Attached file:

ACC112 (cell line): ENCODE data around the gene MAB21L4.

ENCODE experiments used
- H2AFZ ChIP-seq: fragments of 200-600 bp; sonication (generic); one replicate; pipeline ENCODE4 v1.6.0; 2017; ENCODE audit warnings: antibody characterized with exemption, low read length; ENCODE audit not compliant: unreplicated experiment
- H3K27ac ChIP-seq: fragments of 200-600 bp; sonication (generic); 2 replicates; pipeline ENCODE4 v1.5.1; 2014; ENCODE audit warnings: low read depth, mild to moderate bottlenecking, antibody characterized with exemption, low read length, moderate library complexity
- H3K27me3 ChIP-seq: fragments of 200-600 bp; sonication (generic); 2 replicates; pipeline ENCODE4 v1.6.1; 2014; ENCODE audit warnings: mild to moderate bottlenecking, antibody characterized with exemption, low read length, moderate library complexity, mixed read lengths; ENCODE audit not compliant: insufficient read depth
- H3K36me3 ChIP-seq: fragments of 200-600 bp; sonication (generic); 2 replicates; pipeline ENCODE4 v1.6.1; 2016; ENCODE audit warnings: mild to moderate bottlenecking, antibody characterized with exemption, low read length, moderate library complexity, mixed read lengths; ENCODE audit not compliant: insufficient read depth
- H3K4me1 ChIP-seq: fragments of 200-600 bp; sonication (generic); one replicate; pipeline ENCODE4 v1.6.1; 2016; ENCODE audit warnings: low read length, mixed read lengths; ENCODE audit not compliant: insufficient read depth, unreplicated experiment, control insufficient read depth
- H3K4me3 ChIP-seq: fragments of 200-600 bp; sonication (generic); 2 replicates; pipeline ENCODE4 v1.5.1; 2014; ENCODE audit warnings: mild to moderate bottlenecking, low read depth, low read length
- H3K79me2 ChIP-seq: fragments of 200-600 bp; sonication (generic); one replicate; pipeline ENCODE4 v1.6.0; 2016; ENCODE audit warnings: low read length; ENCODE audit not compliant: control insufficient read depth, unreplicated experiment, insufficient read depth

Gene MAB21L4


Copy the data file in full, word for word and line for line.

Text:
ACC112 (cell line): ENCODE data around the gene MAB21L4.

ENCODE experiments used
- H2AFZ ChIP-seq: fragments of 200-600 bp; sonication (generic); one replicate; pipeline ENCODE4 v1.6.0; 2017; ENCODE audit warnings: antibody characterized with exemption, low read length; ENCODE audit not compliant: unreplicated experiment
- H3K27ac ChIP-seq: fragments of 200-600 bp; sonication (generic); 2 replicates; pipeline ENCODE4 v1.5.1; 2014; ENCODE audit warnings: low read depth, mild to moderate bottlenecking, antibody characterized with exemption, low read length, moderate library complexity
- H3K27me3 ChIP-seq: fragments of 200-600 bp; sonication (generic); 2 replicates; pipeline ENCODE4 v1.6.1; 2014; ENCODE audit warnings: mild to moderate bottlenecking, antibody characterized with exemption, low read length, moderate library complexity, mixed read lengths; ENCODE audit not compliant: insufficient read depth
- H3K36me3 ChIP-seq: fragments of 200-600 bp; sonication (generic); 2 replicates; pipeline ENCODE4 v1.6.1; 2016; ENCODE audit warnings: mild to moderate bottlenecking, antibody characterized with exemption, low read length, moderate library complexity, mixed read lengths; ENCODE audit not compliant: insufficient read depth
- H3K4me1 ChIP-seq: fragments of 200-600 bp; sonication (generic); one replicate; pipeline ENCODE4 v1.6.1; 2016; ENCODE audit warnings: low read length, mixed read lengths; ENCODE audit not compliant: insufficient read depth, unreplicated experiment, control insufficient read depth
- H3K4me3 ChIP-seq: fragments of 200-600 bp; sonication (generic); 2 replicates; pipeline ENCODE4 v1.5.1; 2014; ENCODE audit warnings: mild to moderate bottlenecking, low read depth, low read length
- H3K79me2 ChIP-seq: fragments of 200-600 bp; sonication (generic); one replicate; pipeline ENCODE4 v1.6.0; 2016; ENCODE audit warnings: low read length; ENCODE audit not compliant: control insufficient read depth, unreplicated experiment, insufficient read depth

Gene MAB21L4